Cybersecurity researchers in Europe say they have discovered a flaw in an encryption algorithm used by cellphones that may have allowed attackers to eavesdrop on some data traffic for more than two decades.
In a paper published Wednesday, researchers from Germany, France and Norway said the flaw affects the GPRS – or 2G – mobile data standard.
While most phones now use 4G or even 5G standards, GPRS remains a fallback for data connections in some countries.
The vulnerability in the GEA-1 algorithm is unlikely to have been an accident, the researchers said. Instead, it was probably created intentionally to provide law enforcement agencies with a “backdoor” and comply with laws restricting the export of strong encryption tools.
“According to our experimental analysis, having six correct numbers in the German lottery twice in a row is about as likely as having these properties of the key occur by chance,” Christof Beierle of the Ruhr University Bochum in Germany, a co-author of the paper, said.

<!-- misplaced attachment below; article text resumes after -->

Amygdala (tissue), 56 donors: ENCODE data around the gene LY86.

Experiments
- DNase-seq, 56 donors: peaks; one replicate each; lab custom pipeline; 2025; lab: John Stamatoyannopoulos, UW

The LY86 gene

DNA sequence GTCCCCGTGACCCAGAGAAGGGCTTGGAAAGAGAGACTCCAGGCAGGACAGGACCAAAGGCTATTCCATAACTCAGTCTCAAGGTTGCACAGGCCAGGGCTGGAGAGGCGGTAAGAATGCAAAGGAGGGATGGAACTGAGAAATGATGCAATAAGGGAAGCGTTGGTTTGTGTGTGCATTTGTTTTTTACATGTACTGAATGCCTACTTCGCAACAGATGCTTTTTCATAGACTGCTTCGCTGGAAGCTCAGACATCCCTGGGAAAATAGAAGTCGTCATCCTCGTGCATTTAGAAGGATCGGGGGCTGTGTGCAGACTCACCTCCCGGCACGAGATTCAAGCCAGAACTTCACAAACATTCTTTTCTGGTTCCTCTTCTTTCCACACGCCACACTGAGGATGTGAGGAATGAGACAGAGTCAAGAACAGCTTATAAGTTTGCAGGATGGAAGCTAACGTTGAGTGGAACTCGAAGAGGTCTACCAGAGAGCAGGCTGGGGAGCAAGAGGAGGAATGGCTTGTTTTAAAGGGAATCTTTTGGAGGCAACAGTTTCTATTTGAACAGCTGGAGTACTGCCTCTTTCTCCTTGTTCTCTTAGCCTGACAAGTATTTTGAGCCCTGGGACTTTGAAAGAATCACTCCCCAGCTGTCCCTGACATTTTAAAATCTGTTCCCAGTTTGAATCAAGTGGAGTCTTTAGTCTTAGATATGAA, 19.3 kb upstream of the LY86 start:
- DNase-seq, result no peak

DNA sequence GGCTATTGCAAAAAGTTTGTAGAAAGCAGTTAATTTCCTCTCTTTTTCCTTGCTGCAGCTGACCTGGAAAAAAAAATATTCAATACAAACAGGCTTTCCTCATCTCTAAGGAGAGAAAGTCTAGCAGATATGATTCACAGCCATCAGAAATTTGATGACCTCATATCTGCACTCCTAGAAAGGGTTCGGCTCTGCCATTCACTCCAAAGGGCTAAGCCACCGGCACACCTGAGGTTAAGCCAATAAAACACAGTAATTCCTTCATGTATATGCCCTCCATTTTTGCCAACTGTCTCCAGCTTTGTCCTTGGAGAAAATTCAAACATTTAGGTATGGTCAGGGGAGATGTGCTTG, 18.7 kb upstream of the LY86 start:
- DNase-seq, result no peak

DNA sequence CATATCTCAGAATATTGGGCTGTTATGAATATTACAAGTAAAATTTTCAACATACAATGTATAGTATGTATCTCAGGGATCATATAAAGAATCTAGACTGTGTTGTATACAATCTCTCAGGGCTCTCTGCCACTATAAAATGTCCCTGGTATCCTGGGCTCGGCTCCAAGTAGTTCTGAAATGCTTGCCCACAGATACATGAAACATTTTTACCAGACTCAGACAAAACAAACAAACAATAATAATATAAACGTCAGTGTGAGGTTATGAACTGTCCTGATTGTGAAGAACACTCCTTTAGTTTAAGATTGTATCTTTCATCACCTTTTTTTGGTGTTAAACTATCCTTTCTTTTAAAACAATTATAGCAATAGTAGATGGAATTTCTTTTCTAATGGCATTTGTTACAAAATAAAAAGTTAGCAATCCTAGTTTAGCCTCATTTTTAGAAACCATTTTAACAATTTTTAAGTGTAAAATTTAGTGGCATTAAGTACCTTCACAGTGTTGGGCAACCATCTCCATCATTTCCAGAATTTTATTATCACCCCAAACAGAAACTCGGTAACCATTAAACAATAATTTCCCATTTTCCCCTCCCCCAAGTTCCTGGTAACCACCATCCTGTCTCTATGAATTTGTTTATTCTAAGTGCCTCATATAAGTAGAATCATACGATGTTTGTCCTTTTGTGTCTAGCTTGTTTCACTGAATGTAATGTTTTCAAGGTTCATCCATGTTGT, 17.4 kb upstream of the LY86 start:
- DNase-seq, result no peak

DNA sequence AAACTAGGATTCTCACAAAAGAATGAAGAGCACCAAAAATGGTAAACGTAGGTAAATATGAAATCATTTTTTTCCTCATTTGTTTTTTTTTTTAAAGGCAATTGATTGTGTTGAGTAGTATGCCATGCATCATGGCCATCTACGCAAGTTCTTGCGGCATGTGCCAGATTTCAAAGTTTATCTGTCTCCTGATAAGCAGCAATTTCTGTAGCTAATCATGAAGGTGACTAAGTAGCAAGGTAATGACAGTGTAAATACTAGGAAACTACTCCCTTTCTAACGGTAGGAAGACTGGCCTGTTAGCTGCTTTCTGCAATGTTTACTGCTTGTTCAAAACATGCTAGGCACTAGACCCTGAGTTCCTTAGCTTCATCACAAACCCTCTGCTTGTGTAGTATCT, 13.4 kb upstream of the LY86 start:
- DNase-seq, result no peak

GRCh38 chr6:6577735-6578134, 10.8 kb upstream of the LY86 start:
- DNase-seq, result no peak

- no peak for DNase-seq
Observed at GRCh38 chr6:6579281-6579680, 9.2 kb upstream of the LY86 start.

The GEA-1 algorithm was meant to be phased out from cellphones as early as 2013, but the researchers said they found it in current Android and iOS smartphones.
Cellphone manufacturers and standards organizations have been notified to fix the flaw, they said.
Our Morning Update and Evening Update newsletters are written by Globe editors, giving you a concise summary of the day’s most important headlines. Sign up today.